When I synchronize with the piece that I am playing, it seems as if I have no power over my fingers and body. They move as they have been taught to move and at times glide across the keyboard with a determined eloquence and at times viciously attack the keyboard with fierce staccatos and triple fortes. Many do not realize why pianists must spend hours upon hours at the keyboard, repeatedly playing the same pieces a couple hundred times. It is difficult for people not familiar with music to imagine how difficult yet rewarding it is to create a personal interpretation. Yet as my fingers left the last note while the damper pedal kept it resonating throughout the theatre, I felt that I had successfully communicated that message to the appreciative audience. Not only did I achieve what I came for, I also felt that doubt that was gnawing at my confidence slowly diminish and vanish with a drawn-out scream. I had worried that my music was not adequate to be presented to the public. But when I saw some members of the audience stand up and shout words of encouragement, I realized that as long as my music satisfies someone other than myself, it was worth the effort to try and connect with them by offering my own interpretation and receiving their approval in return.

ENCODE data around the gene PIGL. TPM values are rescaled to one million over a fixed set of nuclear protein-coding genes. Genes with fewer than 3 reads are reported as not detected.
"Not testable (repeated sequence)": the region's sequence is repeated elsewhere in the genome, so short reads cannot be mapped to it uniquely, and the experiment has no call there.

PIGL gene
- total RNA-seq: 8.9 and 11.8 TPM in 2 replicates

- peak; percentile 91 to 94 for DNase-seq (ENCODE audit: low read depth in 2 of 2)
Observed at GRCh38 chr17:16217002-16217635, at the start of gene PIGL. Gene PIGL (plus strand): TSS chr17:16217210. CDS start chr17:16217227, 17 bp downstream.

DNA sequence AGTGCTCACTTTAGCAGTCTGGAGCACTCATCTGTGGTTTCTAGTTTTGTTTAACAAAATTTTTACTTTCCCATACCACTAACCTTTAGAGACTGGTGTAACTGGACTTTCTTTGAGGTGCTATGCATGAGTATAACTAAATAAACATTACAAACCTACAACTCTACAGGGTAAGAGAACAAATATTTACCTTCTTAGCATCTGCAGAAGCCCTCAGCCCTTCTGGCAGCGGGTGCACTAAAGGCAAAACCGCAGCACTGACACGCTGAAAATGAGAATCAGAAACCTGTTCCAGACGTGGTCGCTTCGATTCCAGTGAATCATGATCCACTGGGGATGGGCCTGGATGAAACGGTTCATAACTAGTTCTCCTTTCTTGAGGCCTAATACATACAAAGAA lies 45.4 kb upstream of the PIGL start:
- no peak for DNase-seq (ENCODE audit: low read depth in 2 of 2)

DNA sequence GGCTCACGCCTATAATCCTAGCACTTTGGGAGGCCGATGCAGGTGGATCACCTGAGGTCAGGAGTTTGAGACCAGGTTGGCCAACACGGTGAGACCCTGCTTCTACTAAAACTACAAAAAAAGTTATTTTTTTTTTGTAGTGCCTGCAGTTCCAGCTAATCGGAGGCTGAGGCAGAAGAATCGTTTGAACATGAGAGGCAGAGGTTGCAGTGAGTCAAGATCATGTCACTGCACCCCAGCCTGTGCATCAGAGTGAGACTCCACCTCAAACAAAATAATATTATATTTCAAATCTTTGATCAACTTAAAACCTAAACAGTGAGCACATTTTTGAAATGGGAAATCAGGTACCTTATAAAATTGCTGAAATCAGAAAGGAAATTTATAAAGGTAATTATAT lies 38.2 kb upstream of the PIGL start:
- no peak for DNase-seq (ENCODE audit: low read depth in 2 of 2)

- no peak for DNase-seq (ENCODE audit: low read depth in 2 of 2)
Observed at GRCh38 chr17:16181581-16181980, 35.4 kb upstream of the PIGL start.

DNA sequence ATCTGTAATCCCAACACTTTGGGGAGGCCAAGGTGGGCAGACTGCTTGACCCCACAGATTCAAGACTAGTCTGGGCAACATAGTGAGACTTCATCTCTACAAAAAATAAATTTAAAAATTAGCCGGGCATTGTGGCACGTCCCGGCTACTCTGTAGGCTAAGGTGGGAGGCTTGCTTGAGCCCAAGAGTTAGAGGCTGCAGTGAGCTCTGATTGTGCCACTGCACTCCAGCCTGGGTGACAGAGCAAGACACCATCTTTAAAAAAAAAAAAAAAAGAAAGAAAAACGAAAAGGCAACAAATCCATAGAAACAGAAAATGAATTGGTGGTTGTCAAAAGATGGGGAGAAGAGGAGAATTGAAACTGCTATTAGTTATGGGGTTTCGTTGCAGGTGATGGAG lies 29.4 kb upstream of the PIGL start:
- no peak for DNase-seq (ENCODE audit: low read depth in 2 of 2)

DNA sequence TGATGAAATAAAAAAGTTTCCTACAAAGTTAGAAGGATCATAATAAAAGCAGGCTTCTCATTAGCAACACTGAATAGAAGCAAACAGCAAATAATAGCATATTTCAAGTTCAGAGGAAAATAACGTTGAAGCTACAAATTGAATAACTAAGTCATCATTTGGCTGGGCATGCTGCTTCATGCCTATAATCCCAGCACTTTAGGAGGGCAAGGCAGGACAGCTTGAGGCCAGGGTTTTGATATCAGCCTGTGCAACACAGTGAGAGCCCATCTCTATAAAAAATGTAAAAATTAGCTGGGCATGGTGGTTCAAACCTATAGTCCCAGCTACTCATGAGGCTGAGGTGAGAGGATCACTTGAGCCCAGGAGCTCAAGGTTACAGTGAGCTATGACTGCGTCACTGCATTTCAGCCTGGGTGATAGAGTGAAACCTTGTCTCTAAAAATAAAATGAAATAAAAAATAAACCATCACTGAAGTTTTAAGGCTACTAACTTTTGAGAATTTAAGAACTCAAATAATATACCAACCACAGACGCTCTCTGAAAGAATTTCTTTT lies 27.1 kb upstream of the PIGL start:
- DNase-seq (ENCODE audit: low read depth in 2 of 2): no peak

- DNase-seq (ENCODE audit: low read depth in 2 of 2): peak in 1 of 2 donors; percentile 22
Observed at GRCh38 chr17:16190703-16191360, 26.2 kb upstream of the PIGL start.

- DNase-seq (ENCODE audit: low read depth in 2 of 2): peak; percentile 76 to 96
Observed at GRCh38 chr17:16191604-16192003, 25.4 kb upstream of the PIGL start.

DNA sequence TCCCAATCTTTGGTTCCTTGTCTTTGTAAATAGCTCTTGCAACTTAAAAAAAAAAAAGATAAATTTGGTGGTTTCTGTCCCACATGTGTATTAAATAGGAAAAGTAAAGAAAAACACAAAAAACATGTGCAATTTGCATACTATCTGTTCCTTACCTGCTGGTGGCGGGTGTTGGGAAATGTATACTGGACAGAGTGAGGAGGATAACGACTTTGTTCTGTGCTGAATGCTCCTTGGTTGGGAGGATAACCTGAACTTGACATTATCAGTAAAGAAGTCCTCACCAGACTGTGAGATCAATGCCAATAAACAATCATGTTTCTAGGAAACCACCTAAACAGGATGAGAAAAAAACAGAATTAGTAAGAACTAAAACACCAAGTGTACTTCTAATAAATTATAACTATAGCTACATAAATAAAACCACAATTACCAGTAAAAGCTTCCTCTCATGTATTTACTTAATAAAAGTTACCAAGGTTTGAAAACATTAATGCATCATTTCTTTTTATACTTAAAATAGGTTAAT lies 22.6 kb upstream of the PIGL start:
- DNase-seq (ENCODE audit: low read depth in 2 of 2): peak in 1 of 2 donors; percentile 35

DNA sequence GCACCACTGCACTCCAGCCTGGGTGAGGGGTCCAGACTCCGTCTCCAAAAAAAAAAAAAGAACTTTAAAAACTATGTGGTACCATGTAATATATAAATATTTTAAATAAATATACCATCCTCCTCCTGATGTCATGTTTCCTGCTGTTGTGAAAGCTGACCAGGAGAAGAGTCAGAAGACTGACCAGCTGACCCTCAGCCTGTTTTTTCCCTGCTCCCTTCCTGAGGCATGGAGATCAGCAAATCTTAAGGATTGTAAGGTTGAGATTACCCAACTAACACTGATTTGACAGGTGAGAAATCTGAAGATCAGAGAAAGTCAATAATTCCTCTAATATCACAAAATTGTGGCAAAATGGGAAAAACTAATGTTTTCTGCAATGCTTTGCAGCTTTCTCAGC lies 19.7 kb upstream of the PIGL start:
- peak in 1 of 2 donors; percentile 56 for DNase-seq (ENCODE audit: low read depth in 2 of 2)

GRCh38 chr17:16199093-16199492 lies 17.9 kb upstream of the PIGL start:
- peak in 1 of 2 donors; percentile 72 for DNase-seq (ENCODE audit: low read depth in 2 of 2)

Thank you Thank you THANK YOU!
AzizZ 2 / 24 1  
Nov 23, 2012   #2
Breathe in. Breathe out. I open my eyes and see the grand piano that I would be sitting at moments later. From beyond the curtains, a thousand,two thousand or maybe even a million pairs of eyes were searching the stage, waiting for the next performer
3psilon 1 / 2  
Nov 25, 2012   #3
Wow I found this essay Impeccable . You really nailed the prompt. I also loved the sensory details in the essay, it made me feel as if I were in your shoes experiencing the same tingling butterfly sensation in my stomach prior to performing in front of thousands of people. This is a real impressive achievement/experience . I kind of wish you could have described the music , just so I could get a little taste of it. No need to worry about flow here, I found transitions to be very eloquent and of course not ANY glaring problems. Reading this essay was very pleasant for me :) Great work. Seriously .